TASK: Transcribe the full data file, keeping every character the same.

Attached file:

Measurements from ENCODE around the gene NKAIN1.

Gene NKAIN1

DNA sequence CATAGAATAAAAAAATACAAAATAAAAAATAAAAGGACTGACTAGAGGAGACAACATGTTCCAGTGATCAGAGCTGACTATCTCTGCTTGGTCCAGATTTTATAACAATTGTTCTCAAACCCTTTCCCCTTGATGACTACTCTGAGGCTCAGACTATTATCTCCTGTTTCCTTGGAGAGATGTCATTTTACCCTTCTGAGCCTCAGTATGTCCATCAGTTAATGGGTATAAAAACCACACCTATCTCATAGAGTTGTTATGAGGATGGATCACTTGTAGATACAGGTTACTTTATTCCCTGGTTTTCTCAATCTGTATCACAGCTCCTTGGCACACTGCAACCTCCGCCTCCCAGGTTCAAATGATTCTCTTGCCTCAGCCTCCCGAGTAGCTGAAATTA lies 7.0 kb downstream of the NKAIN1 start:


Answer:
Measurements from ENCODE around the gene NKAIN1.

Gene NKAIN1

DNA sequence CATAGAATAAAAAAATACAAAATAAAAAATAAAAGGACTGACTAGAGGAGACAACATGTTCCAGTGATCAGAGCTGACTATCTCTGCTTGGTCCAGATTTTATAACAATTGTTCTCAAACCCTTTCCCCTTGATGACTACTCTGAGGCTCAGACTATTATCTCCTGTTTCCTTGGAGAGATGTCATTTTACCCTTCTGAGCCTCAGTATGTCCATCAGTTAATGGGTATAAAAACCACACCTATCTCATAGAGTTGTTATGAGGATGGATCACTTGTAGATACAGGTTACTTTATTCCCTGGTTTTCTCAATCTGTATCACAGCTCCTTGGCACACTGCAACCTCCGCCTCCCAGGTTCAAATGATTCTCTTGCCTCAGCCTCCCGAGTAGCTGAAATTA lies 7.0 kb downstream of the NKAIN1 start: